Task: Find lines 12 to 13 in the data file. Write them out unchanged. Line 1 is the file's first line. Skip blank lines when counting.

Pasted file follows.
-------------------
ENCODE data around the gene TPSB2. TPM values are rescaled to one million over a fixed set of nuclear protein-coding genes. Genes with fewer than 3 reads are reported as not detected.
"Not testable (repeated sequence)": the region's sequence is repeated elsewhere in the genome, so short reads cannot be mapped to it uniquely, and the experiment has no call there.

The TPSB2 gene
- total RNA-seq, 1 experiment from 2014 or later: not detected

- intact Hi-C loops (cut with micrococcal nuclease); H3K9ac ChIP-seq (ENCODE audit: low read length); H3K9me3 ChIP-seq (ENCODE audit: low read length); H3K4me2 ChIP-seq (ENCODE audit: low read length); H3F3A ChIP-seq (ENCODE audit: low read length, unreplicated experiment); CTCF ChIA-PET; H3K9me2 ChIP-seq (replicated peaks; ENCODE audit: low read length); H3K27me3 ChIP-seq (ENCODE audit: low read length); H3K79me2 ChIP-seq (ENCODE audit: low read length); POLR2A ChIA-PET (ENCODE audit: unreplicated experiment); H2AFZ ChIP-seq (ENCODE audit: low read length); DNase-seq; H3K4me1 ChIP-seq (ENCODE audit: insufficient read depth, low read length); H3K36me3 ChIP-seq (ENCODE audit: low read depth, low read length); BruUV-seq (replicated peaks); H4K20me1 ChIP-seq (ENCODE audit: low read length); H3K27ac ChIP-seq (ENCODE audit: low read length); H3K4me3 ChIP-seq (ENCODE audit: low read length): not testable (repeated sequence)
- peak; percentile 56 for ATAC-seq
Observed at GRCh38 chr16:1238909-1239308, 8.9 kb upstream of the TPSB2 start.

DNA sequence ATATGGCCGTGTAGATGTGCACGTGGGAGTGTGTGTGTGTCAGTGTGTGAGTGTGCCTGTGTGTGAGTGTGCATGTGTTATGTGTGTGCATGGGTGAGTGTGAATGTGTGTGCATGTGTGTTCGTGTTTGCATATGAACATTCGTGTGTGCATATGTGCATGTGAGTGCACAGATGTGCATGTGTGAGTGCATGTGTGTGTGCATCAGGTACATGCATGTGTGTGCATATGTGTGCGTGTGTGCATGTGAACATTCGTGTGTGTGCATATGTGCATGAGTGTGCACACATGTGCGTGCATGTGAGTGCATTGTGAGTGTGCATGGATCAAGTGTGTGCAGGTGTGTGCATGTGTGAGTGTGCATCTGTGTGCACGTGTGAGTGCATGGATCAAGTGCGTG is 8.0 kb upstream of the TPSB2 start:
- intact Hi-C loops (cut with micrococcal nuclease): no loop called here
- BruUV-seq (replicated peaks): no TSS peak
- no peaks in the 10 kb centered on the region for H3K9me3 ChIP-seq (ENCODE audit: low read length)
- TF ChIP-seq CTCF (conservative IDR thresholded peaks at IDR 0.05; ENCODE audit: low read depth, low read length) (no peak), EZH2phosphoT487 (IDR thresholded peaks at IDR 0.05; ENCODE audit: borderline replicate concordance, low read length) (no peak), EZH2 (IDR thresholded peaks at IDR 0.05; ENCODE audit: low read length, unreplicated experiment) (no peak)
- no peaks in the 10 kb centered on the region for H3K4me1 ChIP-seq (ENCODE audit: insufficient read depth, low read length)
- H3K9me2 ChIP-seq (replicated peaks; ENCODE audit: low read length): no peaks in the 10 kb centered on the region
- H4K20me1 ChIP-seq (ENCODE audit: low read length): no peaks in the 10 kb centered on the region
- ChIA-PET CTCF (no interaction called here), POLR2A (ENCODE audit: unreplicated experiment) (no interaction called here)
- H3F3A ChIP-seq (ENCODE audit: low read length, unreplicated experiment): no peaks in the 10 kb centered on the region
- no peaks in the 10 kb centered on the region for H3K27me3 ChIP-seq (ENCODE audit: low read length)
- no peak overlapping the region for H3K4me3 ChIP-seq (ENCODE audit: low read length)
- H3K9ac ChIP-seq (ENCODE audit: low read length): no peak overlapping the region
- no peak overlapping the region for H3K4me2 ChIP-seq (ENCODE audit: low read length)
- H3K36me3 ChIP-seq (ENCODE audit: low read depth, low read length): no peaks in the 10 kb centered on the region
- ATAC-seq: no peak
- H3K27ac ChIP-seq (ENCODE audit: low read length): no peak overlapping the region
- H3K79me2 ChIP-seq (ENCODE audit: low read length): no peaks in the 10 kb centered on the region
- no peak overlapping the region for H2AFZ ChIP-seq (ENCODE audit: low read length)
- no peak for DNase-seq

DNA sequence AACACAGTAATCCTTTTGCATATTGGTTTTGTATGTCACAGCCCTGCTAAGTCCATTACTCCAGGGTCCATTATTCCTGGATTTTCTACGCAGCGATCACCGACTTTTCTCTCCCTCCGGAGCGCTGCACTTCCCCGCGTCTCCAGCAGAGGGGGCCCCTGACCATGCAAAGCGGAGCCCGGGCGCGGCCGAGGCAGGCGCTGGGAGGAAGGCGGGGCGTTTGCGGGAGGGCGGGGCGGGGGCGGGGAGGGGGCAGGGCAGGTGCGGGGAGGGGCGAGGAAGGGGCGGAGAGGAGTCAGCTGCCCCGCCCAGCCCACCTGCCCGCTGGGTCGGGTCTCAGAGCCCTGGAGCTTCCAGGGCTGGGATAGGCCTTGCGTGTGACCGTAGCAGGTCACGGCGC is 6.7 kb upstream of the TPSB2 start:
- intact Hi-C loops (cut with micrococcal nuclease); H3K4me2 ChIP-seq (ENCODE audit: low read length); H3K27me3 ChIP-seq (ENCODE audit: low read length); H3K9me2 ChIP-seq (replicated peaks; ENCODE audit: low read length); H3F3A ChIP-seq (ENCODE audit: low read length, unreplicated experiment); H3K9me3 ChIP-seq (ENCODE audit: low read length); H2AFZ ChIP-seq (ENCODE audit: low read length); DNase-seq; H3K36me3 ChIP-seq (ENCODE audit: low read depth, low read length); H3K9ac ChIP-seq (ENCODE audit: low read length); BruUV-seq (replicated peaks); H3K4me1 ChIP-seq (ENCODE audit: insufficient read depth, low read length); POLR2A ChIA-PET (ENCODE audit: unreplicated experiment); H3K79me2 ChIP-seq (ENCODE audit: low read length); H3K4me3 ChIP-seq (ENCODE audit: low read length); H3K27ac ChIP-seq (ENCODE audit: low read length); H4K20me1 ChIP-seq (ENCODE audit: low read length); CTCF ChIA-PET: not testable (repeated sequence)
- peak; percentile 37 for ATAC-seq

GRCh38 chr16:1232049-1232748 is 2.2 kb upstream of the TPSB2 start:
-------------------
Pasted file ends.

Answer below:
- TF ChIP-seq CTCF (conservative IDR thresholded peaks at IDR 0.05; ENCODE audit: low read depth, low read length) (no peak), EZH2phosphoT487 (IDR thresholded peaks at IDR 0.05; ENCODE audit: borderline replicate concordance, low read length) (no peak), EZH2 (IDR thresholded peaks at IDR 0.05; ENCODE audit: low read length, unreplicated experiment) (no peak)
- no peaks in the 10 kb centered on the region for H3K4me1 ChIP-seq (ENCODE audit: insufficient read depth, low read length)